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State & Federal Title Funding and Grants

The State and Federal Program oversees funding and grants such as Title funds, which are federal monies that supplement, not replace, existing state funding for education. Title funds were established by the Elementary and Secondary Education Act (ESEA) of 1965 and amended in the Every Student Succeeds Act (ESSA) of 2015. These funds are released yearly from the federal government and the district works together to allocate a percentage to district priorities and to individual schools, as reflected in their school’s site plan, called the School Plan for Student Achievement (SPSA).


Click below to learn more about funding and grants:

Title I - Improving Academic Achievement/Basic Programs

This funding assists schools in meeting the educational goals of low-income students, such as providing supplemental instruction in reading and math.  Students that might be served by Title I funds include migrant students, students with limited English proficiency, unhoused students, at-risk students and students in need of academic intervention. Students can be classified as at-risk for numerous reasons, including low academic performance, being held back a grade for one or more years, or if they are experiencing homelessness.

Title I, Part A is an annual federal grant providing funding to eligible schools, under the Every Student Succeeds Act (ESSA), to support effective, evidence-based strategies that close the achievement gap and enable students to meet the state's challenging academic standards.  Schools are identified based on their school-wide performance as reported on the California School Dashboard and in relation to things like high school graduation rates.

Schools with one or more student groups that, on its own, meet the same CSI criteria listed above for the lowest-performing five percent of Title I schools; identification occurs once every three years.

Title II - Supporting Effective Instruction by Improving Teacher and Principal Quality

Title II funds are intended to increase student success by providing educators with evidence-based professional development activities that are sustained, intensive, collaborative, job-embedded, data-driven, and classroom-focused. These funds are used to recruit and retain teachers and administrators and to provide continuous, ongoing training that helps educators understand academic subjects and learn strategies to help students meet high academic standards.

Title III - English Learners and Immigrant Student Education

Title III funding is used to provide supplementary programs and services specifically to English learner students and immigrant students to assist in attaining English proficiency and achieving grade-level and graduation standards.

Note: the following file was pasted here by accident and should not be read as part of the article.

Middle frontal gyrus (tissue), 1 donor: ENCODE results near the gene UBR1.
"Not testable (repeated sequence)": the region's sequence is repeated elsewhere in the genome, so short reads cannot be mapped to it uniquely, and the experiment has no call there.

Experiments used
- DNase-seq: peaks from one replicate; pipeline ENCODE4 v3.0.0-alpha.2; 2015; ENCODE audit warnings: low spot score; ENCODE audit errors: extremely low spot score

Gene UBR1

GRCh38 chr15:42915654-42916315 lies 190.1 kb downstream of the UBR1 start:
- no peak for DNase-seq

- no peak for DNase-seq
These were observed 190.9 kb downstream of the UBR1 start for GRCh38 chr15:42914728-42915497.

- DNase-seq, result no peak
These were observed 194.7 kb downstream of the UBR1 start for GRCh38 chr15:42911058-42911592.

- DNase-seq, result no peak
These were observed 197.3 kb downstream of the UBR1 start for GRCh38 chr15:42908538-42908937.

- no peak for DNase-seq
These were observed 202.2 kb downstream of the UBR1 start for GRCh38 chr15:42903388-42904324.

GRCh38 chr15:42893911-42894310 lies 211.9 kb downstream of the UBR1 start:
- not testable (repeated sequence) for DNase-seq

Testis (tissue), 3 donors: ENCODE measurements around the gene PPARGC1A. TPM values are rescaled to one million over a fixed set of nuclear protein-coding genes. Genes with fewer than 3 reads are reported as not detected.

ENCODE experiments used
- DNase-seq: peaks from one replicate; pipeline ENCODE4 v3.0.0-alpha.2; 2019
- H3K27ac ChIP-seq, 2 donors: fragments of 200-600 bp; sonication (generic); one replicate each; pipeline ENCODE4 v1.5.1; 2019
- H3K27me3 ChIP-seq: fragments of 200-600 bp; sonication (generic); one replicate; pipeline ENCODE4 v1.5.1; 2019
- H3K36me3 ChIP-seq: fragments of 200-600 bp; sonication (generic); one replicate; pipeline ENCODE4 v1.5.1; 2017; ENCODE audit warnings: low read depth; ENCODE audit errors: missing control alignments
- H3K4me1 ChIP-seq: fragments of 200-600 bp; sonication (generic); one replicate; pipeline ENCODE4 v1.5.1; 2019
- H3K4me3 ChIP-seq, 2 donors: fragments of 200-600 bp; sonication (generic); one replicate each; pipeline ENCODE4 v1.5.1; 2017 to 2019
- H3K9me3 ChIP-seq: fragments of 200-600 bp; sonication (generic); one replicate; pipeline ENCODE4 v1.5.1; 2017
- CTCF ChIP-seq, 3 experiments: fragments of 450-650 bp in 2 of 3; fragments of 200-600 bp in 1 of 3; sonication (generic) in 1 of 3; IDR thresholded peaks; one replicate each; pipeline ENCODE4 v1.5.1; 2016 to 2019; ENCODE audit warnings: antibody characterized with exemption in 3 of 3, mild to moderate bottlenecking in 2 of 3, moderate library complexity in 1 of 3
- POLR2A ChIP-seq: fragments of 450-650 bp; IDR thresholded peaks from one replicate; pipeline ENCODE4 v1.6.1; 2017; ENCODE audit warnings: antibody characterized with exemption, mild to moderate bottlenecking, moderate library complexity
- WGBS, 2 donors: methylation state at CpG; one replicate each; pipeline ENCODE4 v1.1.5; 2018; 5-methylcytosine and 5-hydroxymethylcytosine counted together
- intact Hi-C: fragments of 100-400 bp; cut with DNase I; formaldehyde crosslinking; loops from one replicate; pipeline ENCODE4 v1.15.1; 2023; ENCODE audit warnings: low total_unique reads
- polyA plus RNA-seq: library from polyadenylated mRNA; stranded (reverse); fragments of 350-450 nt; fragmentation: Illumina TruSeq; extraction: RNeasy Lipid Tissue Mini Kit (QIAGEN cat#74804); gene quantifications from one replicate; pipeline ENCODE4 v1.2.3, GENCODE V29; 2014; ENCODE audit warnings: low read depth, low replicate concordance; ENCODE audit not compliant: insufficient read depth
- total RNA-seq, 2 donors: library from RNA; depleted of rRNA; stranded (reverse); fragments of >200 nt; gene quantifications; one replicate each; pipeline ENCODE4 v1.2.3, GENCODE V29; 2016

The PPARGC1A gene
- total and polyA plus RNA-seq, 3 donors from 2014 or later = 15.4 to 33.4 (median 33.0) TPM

Title IV - Student Support and Academic Enrichment

Title IV funding emphasizes three focus areas: “ (1) support a well-rounded education by incorporating advanced classes, fine arts, foreign languages, STEAM, and other innovative programming, (2) create safe and healthy schools through the utilization of social-emotional learning and healthy lifestyle habits, and (3) effectively utilize technology through properly preparing staff as well as provide high-quality digital learning experiences for underserved students”. The effectiveness of these practices are evaluated through Panorama, a research-based student perception survey.

Title VI - American Indian Education 

This program is designed to address the unique cultural, language, and educationally related academic needs of American Indian and Alaska Native students, including preschool children. The programs funded are to meet the unique cultural, language, and educational needs of Indian students and ensure that all students meet the challenging State academic standard.

Title VII-B - Homeless Education / McKinney-Vento Homeless Assistance Act

The McKinney-Vento Homeless Assistance Act authorizes the federal Education for Homeless Children and Youth (EHCY) Program and is the primary piece of federal legislation related to the education of children and youth experiencing homelessness.  This funding addresses educational barriers and challenges that children and youth experiencing homelessness face when it relates to their right to enroll in and attend school and provides support needed for school success. 

Santa Rosa City Schools' Homeless Education Program is overseen by the Wellness & Engagement department.  For more information, visit their webpage.


For more information on State and Federal Programs, contact: 

Dr. Patricia Law
707-890-3800 x80420 

Dr. Patricia Law is a 30-year experienced educator from Sonoma County who has served as an English teacher, Principal, and Regional Director with the Sonoma County Office of Education.  Now with Santa Rosa City Schools overseeing state and federal funds in collaboration with staff and families, Dr. Law enjoys mentoring others, grant writing, and seeking collaborative opportunities that empower others.

Senior Secretary
Lola Ruzzo
707-890-3800 x80424